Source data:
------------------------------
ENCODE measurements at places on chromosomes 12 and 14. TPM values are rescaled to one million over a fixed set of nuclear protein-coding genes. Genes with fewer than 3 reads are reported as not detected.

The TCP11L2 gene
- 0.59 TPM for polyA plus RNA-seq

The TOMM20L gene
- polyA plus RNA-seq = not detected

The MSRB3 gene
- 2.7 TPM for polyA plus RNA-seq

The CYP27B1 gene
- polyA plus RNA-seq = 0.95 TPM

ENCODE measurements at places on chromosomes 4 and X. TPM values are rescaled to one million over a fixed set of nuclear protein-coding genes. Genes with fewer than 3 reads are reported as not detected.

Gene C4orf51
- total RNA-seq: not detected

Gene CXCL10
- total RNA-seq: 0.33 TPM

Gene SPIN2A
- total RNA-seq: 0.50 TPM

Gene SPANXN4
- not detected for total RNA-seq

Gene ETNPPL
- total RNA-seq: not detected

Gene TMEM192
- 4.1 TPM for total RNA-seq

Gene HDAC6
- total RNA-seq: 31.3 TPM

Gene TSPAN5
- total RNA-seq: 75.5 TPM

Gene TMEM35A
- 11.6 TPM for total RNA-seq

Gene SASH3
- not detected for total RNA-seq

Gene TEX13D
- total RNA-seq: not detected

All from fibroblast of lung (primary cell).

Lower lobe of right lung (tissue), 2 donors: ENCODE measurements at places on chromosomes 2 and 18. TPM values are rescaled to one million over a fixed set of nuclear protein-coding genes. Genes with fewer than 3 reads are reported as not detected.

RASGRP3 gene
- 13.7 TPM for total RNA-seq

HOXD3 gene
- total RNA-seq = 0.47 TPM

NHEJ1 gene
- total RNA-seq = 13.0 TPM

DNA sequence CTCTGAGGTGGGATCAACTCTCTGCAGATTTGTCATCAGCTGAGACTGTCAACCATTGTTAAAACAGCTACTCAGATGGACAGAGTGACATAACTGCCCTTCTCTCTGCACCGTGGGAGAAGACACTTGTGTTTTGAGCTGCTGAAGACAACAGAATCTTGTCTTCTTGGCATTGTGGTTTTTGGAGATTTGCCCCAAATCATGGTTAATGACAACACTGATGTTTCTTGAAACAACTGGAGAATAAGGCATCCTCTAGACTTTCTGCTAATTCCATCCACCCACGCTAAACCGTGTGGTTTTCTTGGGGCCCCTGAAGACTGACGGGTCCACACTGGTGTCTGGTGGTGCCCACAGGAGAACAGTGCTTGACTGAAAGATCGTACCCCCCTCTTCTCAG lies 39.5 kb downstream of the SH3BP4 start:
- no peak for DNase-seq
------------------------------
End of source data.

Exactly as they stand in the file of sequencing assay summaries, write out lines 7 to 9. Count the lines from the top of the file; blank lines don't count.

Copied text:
- 2.7 TPM for polyA plus RNA-seq

The CYP27B1 gene
- polyA plus RNA-seq = 0.95 TPM